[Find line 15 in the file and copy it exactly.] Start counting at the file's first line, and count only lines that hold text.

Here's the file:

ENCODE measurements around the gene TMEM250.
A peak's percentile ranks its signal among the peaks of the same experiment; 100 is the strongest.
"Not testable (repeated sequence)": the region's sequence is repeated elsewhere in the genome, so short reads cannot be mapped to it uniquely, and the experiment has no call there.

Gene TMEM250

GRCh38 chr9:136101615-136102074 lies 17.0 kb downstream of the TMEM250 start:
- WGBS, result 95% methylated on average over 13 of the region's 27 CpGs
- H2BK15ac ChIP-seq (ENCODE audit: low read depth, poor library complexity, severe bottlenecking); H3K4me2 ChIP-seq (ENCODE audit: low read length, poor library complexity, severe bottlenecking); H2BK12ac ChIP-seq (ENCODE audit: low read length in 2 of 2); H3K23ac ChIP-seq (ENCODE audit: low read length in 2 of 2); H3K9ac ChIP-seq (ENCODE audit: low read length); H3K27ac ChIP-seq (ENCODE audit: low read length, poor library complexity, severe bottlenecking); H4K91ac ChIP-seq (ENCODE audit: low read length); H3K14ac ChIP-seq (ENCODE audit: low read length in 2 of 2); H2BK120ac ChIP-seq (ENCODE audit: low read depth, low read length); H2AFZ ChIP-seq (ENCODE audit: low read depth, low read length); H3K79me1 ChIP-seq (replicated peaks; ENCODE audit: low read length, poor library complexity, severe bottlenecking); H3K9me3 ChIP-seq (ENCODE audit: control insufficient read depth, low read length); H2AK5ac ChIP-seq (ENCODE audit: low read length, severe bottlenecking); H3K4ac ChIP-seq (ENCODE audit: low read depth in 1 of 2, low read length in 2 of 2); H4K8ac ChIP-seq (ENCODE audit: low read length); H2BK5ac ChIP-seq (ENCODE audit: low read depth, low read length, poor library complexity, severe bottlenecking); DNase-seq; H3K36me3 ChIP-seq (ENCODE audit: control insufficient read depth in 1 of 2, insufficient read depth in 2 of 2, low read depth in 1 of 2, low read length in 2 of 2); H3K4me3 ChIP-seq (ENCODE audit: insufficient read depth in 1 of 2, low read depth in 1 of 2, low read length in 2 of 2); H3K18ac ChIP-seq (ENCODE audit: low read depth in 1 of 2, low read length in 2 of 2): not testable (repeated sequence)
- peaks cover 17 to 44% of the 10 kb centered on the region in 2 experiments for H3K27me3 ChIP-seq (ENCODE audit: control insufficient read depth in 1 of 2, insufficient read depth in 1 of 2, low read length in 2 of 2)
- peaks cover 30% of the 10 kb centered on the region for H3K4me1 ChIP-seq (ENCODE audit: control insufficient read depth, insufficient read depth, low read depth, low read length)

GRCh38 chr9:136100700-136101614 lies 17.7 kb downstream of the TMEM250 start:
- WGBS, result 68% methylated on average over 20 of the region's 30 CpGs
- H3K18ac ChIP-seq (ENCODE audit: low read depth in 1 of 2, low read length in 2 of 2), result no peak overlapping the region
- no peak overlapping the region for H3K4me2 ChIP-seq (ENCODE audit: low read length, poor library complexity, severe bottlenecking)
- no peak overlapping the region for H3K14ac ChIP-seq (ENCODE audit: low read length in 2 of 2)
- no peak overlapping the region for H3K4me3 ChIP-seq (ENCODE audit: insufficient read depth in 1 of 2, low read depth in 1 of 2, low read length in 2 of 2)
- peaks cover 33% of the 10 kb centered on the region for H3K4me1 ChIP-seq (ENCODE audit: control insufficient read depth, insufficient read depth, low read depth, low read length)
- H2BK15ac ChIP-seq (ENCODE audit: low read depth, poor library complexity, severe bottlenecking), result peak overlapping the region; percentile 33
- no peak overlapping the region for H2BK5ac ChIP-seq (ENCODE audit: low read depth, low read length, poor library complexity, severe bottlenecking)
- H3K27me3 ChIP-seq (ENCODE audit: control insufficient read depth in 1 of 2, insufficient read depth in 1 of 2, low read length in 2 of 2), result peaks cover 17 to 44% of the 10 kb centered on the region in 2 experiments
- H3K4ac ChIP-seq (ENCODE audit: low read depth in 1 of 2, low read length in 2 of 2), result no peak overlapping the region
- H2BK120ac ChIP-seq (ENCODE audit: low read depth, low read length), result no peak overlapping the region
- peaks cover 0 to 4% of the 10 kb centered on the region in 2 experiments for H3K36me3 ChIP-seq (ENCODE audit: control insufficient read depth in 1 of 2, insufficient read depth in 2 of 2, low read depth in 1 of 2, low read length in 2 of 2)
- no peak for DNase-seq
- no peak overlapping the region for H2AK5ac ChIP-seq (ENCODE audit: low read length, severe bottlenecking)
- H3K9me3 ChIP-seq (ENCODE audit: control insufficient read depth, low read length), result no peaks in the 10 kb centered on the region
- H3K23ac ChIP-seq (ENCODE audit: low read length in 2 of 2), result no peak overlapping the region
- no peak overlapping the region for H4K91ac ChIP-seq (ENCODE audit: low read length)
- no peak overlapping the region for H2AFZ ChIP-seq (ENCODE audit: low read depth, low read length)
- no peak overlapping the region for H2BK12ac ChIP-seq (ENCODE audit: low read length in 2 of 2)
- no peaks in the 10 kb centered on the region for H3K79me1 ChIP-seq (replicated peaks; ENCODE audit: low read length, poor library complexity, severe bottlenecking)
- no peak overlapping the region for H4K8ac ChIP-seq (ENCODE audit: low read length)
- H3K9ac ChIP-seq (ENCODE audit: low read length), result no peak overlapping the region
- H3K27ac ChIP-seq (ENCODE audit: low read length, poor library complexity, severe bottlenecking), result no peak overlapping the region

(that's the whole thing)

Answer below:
- no peak overlapping the region for H3K4me3 ChIP-seq (ENCODE audit: insufficient read depth in 1 of 2, low read depth in 1 of 2, low read length in 2 of 2)